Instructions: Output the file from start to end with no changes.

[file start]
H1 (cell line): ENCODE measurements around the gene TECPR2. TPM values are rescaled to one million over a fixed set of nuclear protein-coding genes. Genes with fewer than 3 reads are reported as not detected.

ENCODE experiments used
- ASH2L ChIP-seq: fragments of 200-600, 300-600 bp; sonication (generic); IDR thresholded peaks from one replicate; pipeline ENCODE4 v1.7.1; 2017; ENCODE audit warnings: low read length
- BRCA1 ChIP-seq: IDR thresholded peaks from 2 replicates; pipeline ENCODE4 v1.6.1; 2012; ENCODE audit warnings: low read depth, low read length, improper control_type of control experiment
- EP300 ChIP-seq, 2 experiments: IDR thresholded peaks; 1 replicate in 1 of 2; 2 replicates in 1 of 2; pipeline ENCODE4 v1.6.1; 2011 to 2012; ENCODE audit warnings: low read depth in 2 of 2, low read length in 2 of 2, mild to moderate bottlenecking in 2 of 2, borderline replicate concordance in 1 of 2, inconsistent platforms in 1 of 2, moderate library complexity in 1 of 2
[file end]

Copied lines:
H1 (cell line): ENCODE measurements around the gene TECPR2. TPM values are rescaled to one million over a fixed set of nuclear protein-coding genes. Genes with fewer than 3 reads are reported as not detected.

ENCODE experiments used
- ASH2L ChIP-seq: fragments of 200-600, 300-600 bp; sonication (generic); IDR thresholded peaks from one replicate; pipeline ENCODE4 v1.7.1; 2017; ENCODE audit warnings: low read length
- BRCA1 ChIP-seq: IDR thresholded peaks from 2 replicates; pipeline ENCODE4 v1.6.1; 2012; ENCODE audit warnings: low read depth, low read length, improper control_type of control experiment
- EP300 ChIP-seq, 2 experiments: IDR thresholded peaks; 1 replicate in 1 of 2; 2 replicates in 1 of 2; pipeline ENCODE4 v1.6.1; 2011 to 2012; ENCODE audit warnings: low read depth in 2 of 2, low read length in 2 of 2, mild to moderate bottlenecking in 2 of 2, borderline replicate concordance in 1 of 2, inconsistent platforms in 1 of 2, moderate library complexity in 1 of 2